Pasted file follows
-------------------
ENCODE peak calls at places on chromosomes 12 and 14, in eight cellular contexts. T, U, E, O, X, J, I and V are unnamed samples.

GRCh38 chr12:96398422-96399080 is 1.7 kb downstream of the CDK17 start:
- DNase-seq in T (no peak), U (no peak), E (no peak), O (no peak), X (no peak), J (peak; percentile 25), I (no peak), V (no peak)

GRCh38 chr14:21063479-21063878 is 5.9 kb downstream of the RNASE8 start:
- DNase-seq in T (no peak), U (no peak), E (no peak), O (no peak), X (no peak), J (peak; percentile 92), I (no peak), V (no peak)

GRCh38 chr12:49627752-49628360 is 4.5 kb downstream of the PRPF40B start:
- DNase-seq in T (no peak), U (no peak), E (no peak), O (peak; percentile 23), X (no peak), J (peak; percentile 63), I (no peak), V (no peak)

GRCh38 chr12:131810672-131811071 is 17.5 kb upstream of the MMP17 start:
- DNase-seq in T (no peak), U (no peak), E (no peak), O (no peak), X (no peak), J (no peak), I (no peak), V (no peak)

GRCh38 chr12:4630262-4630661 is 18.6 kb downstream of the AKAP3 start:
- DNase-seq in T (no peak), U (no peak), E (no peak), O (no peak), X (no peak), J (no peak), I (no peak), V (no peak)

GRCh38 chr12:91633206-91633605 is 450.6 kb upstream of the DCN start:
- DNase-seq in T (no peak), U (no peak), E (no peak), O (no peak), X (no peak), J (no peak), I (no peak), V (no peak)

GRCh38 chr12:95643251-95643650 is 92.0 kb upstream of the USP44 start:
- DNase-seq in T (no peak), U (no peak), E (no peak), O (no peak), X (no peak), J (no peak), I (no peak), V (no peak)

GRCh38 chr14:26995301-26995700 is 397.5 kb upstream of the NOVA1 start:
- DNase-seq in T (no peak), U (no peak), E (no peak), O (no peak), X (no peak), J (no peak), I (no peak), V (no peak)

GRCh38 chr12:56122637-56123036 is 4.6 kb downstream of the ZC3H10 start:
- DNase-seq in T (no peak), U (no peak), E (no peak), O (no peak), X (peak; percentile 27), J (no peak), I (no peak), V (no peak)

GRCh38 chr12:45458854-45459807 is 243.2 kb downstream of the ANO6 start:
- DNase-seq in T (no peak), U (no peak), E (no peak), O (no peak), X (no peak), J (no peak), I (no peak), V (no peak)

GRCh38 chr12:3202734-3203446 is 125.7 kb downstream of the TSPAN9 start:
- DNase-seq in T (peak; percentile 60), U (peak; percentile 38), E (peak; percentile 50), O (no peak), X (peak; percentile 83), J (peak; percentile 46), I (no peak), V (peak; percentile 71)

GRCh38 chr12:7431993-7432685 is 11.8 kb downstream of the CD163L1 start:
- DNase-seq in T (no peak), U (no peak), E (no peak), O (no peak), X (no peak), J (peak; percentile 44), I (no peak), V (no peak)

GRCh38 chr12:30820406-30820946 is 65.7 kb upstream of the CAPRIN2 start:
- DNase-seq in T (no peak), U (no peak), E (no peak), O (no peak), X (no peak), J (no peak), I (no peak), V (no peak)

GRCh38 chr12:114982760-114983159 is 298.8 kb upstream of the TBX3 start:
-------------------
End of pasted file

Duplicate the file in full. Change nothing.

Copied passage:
ENCODE peak calls at places on chromosomes 12 and 14, in eight cellular contexts. T, U, E, O, X, J, I and V are unnamed samples.

GRCh38 chr12:96398422-96399080 is 1.7 kb downstream of the CDK17 start:
- DNase-seq in T (no peak), U (no peak), E (no peak), O (no peak), X (no peak), J (peak; percentile 25), I (no peak), V (no peak)

GRCh38 chr14:21063479-21063878 is 5.9 kb downstream of the RNASE8 start:
- DNase-seq in T (no peak), U (no peak), E (no peak), O (no peak), X (no peak), J (peak; percentile 92), I (no peak), V (no peak)

GRCh38 chr12:49627752-49628360 is 4.5 kb downstream of the PRPF40B start:
- DNase-seq in T (no peak), U (no peak), E (no peak), O (peak; percentile 23), X (no peak), J (peak; percentile 63), I (no peak), V (no peak)

GRCh38 chr12:131810672-131811071 is 17.5 kb upstream of the MMP17 start:
- DNase-seq in T (no peak), U (no peak), E (no peak), O (no peak), X (no peak), J (no peak), I (no peak), V (no peak)

GRCh38 chr12:4630262-4630661 is 18.6 kb downstream of the AKAP3 start:
- DNase-seq in T (no peak), U (no peak), E (no peak), O (no peak), X (no peak), J (no peak), I (no peak), V (no peak)

GRCh38 chr12:91633206-91633605 is 450.6 kb upstream of the DCN start:
- DNase-seq in T (no peak), U (no peak), E (no peak), O (no peak), X (no peak), J (no peak), I (no peak), V (no peak)

GRCh38 chr12:95643251-95643650 is 92.0 kb upstream of the USP44 start:
- DNase-seq in T (no peak), U (no peak), E (no peak), O (no peak), X (no peak), J (no peak), I (no peak), V (no peak)

GRCh38 chr14:26995301-26995700 is 397.5 kb upstream of the NOVA1 start:
- DNase-seq in T (no peak), U (no peak), E (no peak), O (no peak), X (no peak), J (no peak), I (no peak), V (no peak)

GRCh38 chr12:56122637-56123036 is 4.6 kb downstream of the ZC3H10 start:
- DNase-seq in T (no peak), U (no peak), E (no peak), O (no peak), X (peak; percentile 27), J (no peak), I (no peak), V (no peak)

GRCh38 chr12:45458854-45459807 is 243.2 kb downstream of the ANO6 start:
- DNase-seq in T (no peak), U (no peak), E (no peak), O (no peak), X (no peak), J (no peak), I (no peak), V (no peak)

GRCh38 chr12:3202734-3203446 is 125.7 kb downstream of the TSPAN9 start:
- DNase-seq in T (peak; percentile 60), U (peak; percentile 38), E (peak; percentile 50), O (no peak), X (peak; percentile 83), J (peak; percentile 46), I (no peak), V (peak; percentile 71)

GRCh38 chr12:7431993-7432685 is 11.8 kb downstream of the CD163L1 start:
- DNase-seq in T (no peak), U (no peak), E (no peak), O (no peak), X (no peak), J (peak; percentile 44), I (no peak), V (no peak)

GRCh38 chr12:30820406-30820946 is 65.7 kb upstream of the CAPRIN2 start:
- DNase-seq in T (no peak), U (no peak), E (no peak), O (no peak), X (no peak), J (no peak), I (no peak), V (no peak)

GRCh38 chr12:114982760-114983159 is 298.8 kb upstream of the TBX3 start: